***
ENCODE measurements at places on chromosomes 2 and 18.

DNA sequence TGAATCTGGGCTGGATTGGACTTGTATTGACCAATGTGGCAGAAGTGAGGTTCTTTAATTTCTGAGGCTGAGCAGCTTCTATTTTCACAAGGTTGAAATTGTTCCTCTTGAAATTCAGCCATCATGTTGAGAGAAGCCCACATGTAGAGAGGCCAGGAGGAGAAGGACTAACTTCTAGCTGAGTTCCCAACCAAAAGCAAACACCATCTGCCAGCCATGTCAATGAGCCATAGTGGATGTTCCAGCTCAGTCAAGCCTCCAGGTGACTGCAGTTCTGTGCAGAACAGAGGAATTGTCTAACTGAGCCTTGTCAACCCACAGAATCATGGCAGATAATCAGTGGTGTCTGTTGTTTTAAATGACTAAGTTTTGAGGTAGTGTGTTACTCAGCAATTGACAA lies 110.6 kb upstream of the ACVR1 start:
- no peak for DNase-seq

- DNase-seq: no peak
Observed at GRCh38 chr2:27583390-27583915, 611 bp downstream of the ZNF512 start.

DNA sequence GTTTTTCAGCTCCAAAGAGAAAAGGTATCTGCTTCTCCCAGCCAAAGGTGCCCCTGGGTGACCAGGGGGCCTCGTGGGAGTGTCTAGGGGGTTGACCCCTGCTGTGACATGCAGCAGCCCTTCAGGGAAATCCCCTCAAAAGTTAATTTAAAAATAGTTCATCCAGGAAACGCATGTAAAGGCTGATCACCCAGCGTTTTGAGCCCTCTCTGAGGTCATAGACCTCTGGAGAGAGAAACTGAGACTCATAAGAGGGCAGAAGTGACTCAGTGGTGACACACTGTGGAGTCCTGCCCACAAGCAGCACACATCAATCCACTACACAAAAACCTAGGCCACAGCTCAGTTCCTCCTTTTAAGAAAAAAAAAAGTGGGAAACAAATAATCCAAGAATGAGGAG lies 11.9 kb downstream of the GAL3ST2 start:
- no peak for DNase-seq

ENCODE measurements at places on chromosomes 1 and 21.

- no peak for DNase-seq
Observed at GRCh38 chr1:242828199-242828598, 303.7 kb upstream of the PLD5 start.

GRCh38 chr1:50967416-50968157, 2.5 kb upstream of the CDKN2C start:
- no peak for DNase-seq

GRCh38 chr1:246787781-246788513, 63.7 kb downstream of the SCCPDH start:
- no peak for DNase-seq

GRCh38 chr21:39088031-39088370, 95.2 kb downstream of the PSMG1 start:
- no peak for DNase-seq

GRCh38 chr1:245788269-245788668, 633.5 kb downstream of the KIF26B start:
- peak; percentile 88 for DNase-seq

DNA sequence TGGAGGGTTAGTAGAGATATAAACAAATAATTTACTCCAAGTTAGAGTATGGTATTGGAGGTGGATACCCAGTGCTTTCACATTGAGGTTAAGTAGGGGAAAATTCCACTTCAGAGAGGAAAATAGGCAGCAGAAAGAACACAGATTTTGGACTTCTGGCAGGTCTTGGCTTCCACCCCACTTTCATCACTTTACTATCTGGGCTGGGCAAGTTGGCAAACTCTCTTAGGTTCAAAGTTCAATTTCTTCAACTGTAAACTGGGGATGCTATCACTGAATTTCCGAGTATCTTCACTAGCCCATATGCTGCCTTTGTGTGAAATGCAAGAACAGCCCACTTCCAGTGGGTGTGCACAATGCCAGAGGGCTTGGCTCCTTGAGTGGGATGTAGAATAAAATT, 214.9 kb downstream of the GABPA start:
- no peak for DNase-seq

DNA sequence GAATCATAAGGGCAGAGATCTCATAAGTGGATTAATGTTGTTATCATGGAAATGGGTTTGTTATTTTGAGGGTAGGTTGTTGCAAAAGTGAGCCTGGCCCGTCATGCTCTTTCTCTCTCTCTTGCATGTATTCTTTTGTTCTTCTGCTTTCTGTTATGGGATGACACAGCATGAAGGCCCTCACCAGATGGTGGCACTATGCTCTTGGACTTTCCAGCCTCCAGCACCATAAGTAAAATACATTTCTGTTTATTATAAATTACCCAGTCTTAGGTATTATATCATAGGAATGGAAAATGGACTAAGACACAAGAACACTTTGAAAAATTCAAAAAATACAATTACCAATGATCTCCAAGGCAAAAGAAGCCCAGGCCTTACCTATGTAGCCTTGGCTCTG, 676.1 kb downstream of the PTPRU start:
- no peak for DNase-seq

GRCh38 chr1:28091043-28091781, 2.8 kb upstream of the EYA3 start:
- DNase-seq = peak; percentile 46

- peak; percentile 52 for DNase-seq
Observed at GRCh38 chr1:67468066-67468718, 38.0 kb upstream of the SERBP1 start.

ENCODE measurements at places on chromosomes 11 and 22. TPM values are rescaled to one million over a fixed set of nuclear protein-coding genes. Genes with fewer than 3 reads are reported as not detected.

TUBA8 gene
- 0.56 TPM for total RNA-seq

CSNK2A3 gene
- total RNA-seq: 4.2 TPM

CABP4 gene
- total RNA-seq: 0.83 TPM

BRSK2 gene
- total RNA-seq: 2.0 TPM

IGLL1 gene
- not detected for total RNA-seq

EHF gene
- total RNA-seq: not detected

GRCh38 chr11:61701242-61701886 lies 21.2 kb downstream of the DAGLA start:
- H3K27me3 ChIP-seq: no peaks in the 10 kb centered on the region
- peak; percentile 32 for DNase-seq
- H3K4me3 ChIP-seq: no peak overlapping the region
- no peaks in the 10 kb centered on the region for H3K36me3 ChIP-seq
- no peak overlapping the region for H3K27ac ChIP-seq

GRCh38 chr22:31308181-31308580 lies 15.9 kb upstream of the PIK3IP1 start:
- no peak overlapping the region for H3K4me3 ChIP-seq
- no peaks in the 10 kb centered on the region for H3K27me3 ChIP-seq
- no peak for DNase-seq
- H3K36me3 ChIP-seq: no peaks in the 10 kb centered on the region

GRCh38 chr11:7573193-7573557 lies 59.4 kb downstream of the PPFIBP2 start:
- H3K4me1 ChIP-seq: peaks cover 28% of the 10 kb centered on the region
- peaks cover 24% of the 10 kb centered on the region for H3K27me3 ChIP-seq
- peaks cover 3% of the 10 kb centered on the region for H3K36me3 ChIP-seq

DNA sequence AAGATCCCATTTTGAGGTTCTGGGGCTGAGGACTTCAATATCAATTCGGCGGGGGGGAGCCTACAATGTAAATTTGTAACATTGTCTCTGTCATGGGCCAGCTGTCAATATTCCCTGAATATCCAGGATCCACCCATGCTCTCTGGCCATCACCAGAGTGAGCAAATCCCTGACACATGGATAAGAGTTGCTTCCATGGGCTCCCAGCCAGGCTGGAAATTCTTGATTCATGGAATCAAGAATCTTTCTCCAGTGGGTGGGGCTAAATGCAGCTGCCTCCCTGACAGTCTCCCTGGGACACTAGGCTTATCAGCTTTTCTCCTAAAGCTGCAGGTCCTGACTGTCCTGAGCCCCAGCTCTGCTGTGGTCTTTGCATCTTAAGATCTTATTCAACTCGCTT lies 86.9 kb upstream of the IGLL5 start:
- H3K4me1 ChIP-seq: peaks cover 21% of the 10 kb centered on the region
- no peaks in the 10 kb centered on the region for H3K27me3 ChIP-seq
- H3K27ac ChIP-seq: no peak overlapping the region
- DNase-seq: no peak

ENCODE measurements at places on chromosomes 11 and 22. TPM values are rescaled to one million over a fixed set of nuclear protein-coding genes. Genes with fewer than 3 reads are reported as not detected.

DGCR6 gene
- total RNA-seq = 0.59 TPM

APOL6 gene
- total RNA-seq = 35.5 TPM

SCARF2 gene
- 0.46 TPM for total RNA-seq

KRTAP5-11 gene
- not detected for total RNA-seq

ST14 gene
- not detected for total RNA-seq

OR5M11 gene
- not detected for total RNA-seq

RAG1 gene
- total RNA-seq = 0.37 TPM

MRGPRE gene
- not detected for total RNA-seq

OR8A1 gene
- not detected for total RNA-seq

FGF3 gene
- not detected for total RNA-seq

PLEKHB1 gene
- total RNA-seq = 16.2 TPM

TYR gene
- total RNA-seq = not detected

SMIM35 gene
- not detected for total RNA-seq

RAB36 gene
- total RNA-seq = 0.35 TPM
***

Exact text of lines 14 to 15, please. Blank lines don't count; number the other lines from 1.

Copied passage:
- no peak for DNase-seq

GRCh38 chr21:39088031-39088370, 95.2 kb downstream of the PSMG1 start: